Dumbbell JM Press

Dumbbell JM Press
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The Dumbbell JM Press combines elements of a skull crusher and a press, providing an intense workout that hits all parts of the triceps.

How to do it:

  1. Lie on a bench, holding dumbbells with a neutral grip.
  2. Lower the weights towards your shoulders, slightly tucking your elbows.
  3. Press the dumbbells back up, engaging the triceps throughout the movement.

Single Arm Tricep Reach Exercise

This exercise allows for concentrated work on each tricep separately, ensuring balanced development and strength.

How to do it:

  1. Stand or sit holding a dumbbell in one hand, arm overhead.
  2. Bend your elbow to lower the dumbbell behind your head.
  3. Extend your arm, focusing on contracting the tricep muscle.

Triceps Pressdown

Triceps Pressdown
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Triceps Pressdowns are perfect for targeting the tricep muscles specifically, using a cable machine for consistent tension.

How to do it:

  1. Stand in front of a cable machine with a bar attachment.
  2. Grip the bar with hands shoulder-width apart.
  3. Keep your elbows fixed to your sides and press the bar down.
  4. Slowly return to the starting position, controlling the weight.

Bodyweight & Plyometric

Bodyweight Plyo Diamond Cutter Pushup

Bodyweight Plyo Diamond Cutter Pushup
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This plyometric variation of the classic pushup adds an explosive element, intensifying the work on the triceps and increasing muscle activation.

How to do it:

  1. Get into a pushup position with your hands forming a diamond shape.
  2. Lower your body to the floor.
  3. Explosively push up, lifting your hands off the ground.
  4. Land softly and immediately go into the next pushup.

Bench Dips

Bench Dips can be done almost anywhere, using your body weight to effectively work the triceps.

How to do it:

  1. Sit on the edge of a bench or chair, hands next to your hips.
  2. Slide off the bench, supporting your weight with your arms.
  3. Lower your body by bending your elbows.
  4. Push back up, focusing on using your triceps.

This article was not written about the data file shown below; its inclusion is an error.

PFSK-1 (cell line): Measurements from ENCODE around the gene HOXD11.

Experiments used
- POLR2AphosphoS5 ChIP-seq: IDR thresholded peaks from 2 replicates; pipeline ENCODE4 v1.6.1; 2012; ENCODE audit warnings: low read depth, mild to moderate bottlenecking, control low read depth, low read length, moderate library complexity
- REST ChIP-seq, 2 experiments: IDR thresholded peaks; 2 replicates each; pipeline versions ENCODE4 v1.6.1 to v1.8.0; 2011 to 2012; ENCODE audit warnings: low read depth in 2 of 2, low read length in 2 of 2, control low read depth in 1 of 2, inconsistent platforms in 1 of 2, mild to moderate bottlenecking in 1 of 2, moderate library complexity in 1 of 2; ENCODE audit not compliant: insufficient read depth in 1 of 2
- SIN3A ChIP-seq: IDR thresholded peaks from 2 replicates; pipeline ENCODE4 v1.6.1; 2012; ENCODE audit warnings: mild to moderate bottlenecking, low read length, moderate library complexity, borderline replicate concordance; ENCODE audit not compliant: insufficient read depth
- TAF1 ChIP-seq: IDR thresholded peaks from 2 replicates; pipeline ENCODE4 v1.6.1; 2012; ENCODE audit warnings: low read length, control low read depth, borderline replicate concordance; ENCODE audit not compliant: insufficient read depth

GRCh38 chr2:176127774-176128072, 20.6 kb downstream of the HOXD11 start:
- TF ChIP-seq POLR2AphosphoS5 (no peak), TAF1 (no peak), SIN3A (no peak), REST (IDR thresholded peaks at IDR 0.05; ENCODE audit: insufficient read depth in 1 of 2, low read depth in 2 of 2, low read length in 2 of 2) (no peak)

Dumbbell Upright Dip

Weighted Tricep Dips
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This exercise modifies the traditional dip to be performed with dumbbells, enhancing tricep isolation.

How to do it:

  1. Stand holding a pair of dumbbells at your sides.
  2. Bend your knees slightly and lean forward.
  3. Bend your elbows to lower your body, keeping the dumbbells close to your sides.
  4. Push back up to the starting position, focusing on the triceps.

Renegade Rows

Renegade Rows are a multifaceted exercise that not only works the triceps but also strengthens the core, making it a functional and effective movement.

How to do it:

  1. Get into a plank position holding dumbbells.
  2. Perform a row with one arm, keeping your body stable.
  3. Alternate arms, while maintaining a strong plank position throughout.

Narrow Grip Dumbbell Press (Hex Press)

Hex Press
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The Hex Press, with its narrow grip, intensifies the focus on the triceps, offering a unique variation to the traditional dumbbell press.

How to do it:

  1. Lie on a bench, holding two dumbbells together above your chest.
  2. Lower the dumbbells towards your chest, keeping them pressed together.
  3. Push them back up, concentrating on the triceps.

References

  • https://www.semanticscholar.org/paper/Concurrent-Strength-and-Endurance-Training-of-the-Abernethy-Quigley/537ef9b63779bf8c548840c57e4a0bed74bcb259
  • https://www.researchgate.net/publication/346271433_Physiological_Responses_to_Agonist-Antagonist_Superset_Resistance_Training
  • https://www.mdpi.com/2411-5142/3/2/28

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About

Julien Raby is the owner of BoxLife. He owns a bachelor in literature and a certificate in marketing from Concordia. He's Crossfit Level 1 certified and has been involved in Crossfit since 2010. In 2023 he finally made it to Crossfit Open Quarterfinals for the first time. LinkedIn Instagram Facebook